Author(s): Raghu Gopal
Last week, representatives from more than 30 countries attended the Prague 5G Security Conference, an event hosted by the Czech government. The event sought to establish a foundation of trust between telecom chiefs as well as representatives from the European Union, NATO and industry.
The motivation behind the conference was the potential vulnerabilities that countries could be exposed to if 5G networks turn out to be "dirty" or otherwise susceptible to unauthorized access. Given the goal to build 5G into a big part of an economy's infrastructure, the networks could expose an unprecedented amount of information.
Discussions at the event centered on the importance of national security, economic and commercial aspects that must be part of a country's evaluation of suppliers of 5G infrastructure. Attendees also talked about the important considerations in 5G network architecture to include the security of supply chains for telecommunication networks and infrastructure and the risks that stem from providers being vulnerable to external influences.
The Prague event was held in the wake of US officials raising serious concerns about the security of 5G hardware from Chinese infrastructure suppliers Huawei and ZTE, which has led the US to ban its government agencies from buying equipment from Huawei. The US is also lobbying its allies to follow in its footsteps; already, Australia, New Zealand and Japan have also effectively banned Huawei from mobile infrastructure contracts.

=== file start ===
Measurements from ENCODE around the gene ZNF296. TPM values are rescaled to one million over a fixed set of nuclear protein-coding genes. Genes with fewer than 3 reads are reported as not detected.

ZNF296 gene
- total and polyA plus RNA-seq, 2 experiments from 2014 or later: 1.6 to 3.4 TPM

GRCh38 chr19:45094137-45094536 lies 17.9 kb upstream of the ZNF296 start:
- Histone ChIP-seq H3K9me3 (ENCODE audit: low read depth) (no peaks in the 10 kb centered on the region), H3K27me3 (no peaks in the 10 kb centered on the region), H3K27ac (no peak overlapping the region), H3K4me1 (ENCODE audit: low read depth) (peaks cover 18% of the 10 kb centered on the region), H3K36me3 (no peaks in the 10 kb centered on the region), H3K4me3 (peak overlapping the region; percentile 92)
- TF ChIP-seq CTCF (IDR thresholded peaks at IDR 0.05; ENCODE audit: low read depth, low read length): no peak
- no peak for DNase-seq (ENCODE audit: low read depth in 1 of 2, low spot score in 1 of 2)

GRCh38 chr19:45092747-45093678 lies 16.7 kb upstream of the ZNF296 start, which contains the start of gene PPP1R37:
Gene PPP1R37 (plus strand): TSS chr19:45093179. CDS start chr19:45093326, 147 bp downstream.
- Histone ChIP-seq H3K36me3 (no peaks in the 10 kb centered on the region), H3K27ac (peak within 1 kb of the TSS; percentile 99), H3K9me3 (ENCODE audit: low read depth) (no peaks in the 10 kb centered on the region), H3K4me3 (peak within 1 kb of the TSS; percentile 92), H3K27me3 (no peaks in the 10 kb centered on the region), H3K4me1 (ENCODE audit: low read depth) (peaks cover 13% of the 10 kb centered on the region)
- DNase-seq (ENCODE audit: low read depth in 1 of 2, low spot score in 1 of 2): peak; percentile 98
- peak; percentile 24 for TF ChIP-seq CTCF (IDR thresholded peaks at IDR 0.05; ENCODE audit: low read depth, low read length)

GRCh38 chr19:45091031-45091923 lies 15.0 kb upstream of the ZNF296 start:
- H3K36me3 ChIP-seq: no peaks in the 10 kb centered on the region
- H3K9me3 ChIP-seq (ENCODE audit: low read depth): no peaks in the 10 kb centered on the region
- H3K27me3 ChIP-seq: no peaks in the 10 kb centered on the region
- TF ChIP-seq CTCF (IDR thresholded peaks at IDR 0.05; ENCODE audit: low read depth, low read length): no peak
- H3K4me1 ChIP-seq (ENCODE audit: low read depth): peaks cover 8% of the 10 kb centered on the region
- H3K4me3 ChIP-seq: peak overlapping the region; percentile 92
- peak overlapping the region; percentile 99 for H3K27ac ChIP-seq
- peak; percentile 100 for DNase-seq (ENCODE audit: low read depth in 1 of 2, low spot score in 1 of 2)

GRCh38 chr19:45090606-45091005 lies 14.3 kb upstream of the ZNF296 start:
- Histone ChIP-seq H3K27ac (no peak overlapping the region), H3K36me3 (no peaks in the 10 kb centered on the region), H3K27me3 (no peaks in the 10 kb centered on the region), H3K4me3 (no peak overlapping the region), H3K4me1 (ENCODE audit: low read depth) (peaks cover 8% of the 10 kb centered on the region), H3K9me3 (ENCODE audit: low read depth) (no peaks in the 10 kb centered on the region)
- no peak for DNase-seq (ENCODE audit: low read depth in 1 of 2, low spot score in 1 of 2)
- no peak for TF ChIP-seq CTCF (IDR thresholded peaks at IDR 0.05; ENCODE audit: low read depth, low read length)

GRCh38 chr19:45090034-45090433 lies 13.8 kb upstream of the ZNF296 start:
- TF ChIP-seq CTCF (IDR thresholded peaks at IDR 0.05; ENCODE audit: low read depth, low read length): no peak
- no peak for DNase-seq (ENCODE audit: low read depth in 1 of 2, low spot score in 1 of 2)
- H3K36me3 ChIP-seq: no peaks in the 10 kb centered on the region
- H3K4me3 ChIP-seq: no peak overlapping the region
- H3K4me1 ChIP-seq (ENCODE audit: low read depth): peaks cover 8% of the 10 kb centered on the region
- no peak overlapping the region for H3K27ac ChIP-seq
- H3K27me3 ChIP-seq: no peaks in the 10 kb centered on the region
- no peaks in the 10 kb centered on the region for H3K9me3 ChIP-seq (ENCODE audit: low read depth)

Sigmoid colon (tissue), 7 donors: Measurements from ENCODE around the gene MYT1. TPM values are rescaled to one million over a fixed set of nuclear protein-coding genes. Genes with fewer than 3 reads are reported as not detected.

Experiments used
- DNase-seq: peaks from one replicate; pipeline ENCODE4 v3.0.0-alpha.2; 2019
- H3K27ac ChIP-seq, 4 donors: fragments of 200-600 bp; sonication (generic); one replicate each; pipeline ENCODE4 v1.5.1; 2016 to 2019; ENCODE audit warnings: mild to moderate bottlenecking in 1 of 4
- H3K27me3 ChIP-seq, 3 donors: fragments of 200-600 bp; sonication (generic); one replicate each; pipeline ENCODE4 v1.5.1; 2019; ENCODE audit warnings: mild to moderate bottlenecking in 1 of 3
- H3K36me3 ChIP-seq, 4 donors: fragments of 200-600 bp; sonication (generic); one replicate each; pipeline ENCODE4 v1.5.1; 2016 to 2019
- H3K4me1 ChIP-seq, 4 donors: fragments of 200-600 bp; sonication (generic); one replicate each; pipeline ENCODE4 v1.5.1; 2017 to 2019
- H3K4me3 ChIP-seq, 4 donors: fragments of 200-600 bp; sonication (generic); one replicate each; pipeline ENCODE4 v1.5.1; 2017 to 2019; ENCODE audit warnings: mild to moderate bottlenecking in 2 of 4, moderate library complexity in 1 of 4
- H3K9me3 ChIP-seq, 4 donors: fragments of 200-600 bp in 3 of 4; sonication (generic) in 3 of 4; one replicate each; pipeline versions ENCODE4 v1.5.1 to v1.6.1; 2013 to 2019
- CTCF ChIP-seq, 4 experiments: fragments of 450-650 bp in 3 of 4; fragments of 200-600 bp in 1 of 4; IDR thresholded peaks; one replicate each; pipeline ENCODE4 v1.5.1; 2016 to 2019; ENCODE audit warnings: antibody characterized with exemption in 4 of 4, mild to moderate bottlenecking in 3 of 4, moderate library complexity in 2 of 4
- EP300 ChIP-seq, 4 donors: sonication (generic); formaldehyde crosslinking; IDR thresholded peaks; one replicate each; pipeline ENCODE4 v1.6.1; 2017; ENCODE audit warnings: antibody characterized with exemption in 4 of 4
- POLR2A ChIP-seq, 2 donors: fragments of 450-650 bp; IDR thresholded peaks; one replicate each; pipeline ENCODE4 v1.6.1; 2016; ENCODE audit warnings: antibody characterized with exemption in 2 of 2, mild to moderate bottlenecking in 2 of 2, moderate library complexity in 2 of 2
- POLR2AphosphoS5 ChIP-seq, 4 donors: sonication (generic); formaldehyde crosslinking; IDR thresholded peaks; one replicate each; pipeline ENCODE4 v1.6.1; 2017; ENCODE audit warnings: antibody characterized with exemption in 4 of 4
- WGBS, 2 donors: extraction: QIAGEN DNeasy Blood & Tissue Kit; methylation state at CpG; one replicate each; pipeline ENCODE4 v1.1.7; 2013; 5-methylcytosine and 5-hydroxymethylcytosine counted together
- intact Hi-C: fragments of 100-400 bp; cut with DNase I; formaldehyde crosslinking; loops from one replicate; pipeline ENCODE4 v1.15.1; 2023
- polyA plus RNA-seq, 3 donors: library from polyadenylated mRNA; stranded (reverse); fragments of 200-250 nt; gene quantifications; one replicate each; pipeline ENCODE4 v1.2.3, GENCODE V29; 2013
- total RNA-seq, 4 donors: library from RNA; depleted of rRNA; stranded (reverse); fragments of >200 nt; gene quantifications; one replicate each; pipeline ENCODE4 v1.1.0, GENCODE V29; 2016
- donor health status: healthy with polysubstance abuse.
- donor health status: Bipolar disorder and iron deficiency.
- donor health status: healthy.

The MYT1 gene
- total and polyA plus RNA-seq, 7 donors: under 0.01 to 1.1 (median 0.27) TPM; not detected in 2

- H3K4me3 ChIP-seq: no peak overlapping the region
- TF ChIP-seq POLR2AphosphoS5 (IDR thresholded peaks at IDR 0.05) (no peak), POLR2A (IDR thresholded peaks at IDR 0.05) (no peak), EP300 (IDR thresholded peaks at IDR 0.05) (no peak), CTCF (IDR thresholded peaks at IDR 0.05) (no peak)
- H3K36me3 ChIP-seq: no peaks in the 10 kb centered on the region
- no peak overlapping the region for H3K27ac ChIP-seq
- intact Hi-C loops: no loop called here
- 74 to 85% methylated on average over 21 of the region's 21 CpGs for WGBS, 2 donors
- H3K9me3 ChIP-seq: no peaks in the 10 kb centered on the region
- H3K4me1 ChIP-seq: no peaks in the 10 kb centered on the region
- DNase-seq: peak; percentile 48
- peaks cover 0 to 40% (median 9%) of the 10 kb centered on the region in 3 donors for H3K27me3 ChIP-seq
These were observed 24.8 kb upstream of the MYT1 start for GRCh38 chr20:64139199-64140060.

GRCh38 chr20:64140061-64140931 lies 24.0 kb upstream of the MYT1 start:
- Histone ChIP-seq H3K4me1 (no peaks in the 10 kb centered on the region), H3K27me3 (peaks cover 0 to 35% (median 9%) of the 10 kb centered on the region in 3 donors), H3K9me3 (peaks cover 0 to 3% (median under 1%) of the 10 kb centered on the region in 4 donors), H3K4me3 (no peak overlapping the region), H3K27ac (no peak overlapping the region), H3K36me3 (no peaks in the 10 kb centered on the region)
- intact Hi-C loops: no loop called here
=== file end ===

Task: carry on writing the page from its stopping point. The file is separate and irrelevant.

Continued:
US regulators point to concerns that the Chinese government could exploit the complex telecommunication equipment to gather data, spy on communication and get access to critical infrastructure if allowed to develop 5G networks. These allegations have been strenuously denied. The US government adamantly opposes the use of Huawei equipment because the manufacturer is obligated under Chinese law to help Beijing gather intelligence or provide other security services.
In Europe, 5G security has become a contentious topic, with inconsistencies across countries in the region in their approach to handling the use of Chinese-made equipment. Although Britain and Germany appear ready to allow Huawei equipment at least in the radio part of upcoming 5G networks, other European countries including the Czech Republic seem to be taking a tougher stance.
Officials attending the conference called for a cooperative approach to security, saying they didn't want to target specific countries or companies. However, the absence of Chinese officials from the event puts this into question. However, no formal binding actions were put forward, as 5G security discussions and networks are still in the nascent state of discussions around the globe. The event proposed a broad framework that will serve as a road map for countries to follow, setting out guidelines on policy, technology, economy and security, privacy and resilience. All in all, vague stances.